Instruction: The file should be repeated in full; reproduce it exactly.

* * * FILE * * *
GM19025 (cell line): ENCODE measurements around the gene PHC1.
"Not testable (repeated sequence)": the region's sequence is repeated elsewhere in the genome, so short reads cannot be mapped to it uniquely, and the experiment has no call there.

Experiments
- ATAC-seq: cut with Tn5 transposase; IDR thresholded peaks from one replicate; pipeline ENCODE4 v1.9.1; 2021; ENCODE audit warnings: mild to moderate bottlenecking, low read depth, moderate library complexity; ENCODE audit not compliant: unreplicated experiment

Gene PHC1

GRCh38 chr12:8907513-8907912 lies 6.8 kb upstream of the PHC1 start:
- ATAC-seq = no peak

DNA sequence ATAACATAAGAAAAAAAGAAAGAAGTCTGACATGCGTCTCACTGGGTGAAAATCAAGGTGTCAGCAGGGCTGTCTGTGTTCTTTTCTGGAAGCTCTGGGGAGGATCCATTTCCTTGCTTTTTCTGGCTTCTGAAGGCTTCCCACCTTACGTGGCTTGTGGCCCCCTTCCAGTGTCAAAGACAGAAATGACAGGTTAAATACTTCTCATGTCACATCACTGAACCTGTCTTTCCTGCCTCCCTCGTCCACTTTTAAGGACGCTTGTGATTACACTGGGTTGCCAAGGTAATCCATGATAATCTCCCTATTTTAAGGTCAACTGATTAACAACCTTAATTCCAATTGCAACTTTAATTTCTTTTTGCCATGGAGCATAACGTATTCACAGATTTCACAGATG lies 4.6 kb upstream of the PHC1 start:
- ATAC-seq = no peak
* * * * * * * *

GM19025 (cell line): ENCODE measurements around the gene PHC1.
"Not testable (repeated sequence)": the region's sequence is repeated elsewhere in the genome, so short reads cannot be mapped to it uniquely, and the experiment has no call there.

Experiments
- ATAC-seq: cut with Tn5 transposase; IDR thresholded peaks from one replicate; pipeline ENCODE4 v1.9.1; 2021; ENCODE audit warnings: mild to moderate bottlenecking, low read depth, moderate library complexity; ENCODE audit not compliant: unreplicated experiment

Gene PHC1

GRCh38 chr12:8907513-8907912 lies 6.8 kb upstream of the PHC1 start:
- ATAC-seq = no peak

DNA sequence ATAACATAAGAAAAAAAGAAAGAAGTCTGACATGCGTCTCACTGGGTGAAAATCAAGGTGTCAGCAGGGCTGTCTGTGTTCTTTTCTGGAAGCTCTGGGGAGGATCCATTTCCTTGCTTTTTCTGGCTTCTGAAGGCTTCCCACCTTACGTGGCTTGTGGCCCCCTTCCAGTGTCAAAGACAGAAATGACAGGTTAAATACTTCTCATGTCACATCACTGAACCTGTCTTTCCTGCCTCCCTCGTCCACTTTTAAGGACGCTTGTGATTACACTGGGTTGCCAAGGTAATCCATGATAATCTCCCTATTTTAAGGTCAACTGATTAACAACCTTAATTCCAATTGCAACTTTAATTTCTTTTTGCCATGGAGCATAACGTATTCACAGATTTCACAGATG lies 4.6 kb upstream of the PHC1 start:
- ATAC-seq = no peak